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Morris program makes history at state tourney

Redskins just 2nd team to place two boats in top 11

MORRIS — When Morris bass fishing team members Trey Budach, Will Hornsby, Grant Yurkovich, and Chaser Ellison hit the water for the IHSA state tournament last weekend at Lake Carlyle, they had no idea what was ahead of them.

All they did, though, was become just the second program in the history of the tournament, which began in 2009, to place two two-man boats in the top 11. The only other program to have such a finish is perennial power Highland, which is located just 30 minutes from Lake Carlyle and fishes it regularly.

The Morris No. 2 boat, consisting of sophomore Yurkovich and freshman Ellison and captained by Ellison's father, Jimmy, finished fourth after a big second day at the tourney. On the first day, they caught five fish that weighed a total of 6 pounds, 15 ounces. On the second day, they also caught five fish, but these combined to weigh 10 pounds, 13 ounces, giving them a two-day total of 17 pounds, 12 ounces. The two-day total was tied with Carlyle, but Morris was awarded fourth place due to having the biggest bass of the two teams over the two days at 3 pounds, 6 ounces, which was caught by Yurkovich.

The Morris No. 1 boat, which saw senior Trey Budach and junior Will Hornsby as fishermen and Curtis Lilly as the captain, caught six bass over the two days with a combined weight of 13 pounds, 5 ounces, to finish 11th, one ounce ahead of 12th-place Teutopolis.

"We didn't know we were only the second program to put two boats in the top 11," said Budach, who plans to go to McKendree University to study business administration and be a member of the top-ranked collegiate bass fishing team. "We just wanted to be sure we caught some fish."

Catch them they did, especially on Day 2.

"The first day, we were bringing our baits in pretty quick, and we weren't catching much," Ellison said. "Toward the end of the day, we were using slower baits and they worked better, so we kept doing it the second day."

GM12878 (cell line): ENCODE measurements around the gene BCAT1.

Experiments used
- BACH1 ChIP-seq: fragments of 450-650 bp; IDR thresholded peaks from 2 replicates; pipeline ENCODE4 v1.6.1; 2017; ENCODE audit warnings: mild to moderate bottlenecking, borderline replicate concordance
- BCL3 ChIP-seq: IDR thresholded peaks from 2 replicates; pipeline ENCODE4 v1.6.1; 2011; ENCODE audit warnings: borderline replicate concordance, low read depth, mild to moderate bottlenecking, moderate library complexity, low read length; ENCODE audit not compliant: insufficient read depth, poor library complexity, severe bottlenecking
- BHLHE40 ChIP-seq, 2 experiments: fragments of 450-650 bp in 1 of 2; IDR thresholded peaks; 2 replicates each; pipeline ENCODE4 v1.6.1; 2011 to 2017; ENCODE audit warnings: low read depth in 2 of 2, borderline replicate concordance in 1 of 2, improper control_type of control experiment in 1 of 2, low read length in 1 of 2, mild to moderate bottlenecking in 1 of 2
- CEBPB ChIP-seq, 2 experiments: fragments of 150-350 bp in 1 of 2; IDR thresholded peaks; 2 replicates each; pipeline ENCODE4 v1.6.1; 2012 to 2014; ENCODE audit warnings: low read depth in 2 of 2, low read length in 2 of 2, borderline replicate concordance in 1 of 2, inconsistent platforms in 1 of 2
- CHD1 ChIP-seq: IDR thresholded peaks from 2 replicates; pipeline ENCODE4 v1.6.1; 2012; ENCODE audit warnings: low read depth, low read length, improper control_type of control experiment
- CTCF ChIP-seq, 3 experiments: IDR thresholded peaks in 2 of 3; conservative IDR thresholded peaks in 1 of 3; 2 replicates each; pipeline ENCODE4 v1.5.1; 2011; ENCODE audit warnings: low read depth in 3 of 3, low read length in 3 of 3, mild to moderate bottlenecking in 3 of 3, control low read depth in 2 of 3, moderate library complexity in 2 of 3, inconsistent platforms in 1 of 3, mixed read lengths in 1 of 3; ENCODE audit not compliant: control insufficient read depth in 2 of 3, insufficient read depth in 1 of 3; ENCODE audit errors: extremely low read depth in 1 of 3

"We went right back to the spot we were on the first day and just kept fishing," Yurkovich said.

It is a lifelong love of fishing that prompted all four Redskin fishermen to join the team this year, a team that saw 15 team members this year, well more than the nine that werw on the team the year before.

"One of the keys is having kids that have parents that have the boats to take out," Morris head coach Shawn Hornsby said. "If you don't have the boats, you can't have very many kids on the team. We are fortunate to have generous parents that are willing to use their boats for our program."

All four members said they have grown up fishing in just about every body of water within a 30-40 mile radius of Morris.

"Everyone is friends on the team," said Budach, who will join Morris graduate Seth Hornsby on the McKendree team next year. "It will be nice to have someone I know on the team when I get to college, but I also went fishing with their coach and had a good time. Plus, to get the chance to be on the No. 1 team in the country is hard to pass up."

When Shawn Hornsby began coaching the team two years ago, he had a goal common to many in the MCHS hallways.

"I have known [Minooka coach] Stan Tischer a long time," Hornsby said. "But when I took over, all i wanted to do was beat one Minooka boat. Then at sectionals this year, both of our boats beat all their boats. We finished 1-2 in the sectional and Minooka was third. I never thought that would happen.

"A lot of the credit goes to our boat captains. Jimmy Ellison is a great fisherman who has fished all his life and really helped the kids. Curtis Lilly just graduated from McKendree, where he was the national casting champion, so when he moved to Morris, I called him right up and asked him to help us. He has been a great help."

Also worth noting is that the bass fishing tournament is one class only. This year, there were 311 schools, with an average of three two-man boats, making 933 teams competing in one class. Compare that to football, in which there were 565 teams competing in eight classes, an average of 71 teams per class, and the Morris achievement of placing two boats in the top 11 is even more remarkable. Boys basketball has 185 teams per class and baseball has 165.

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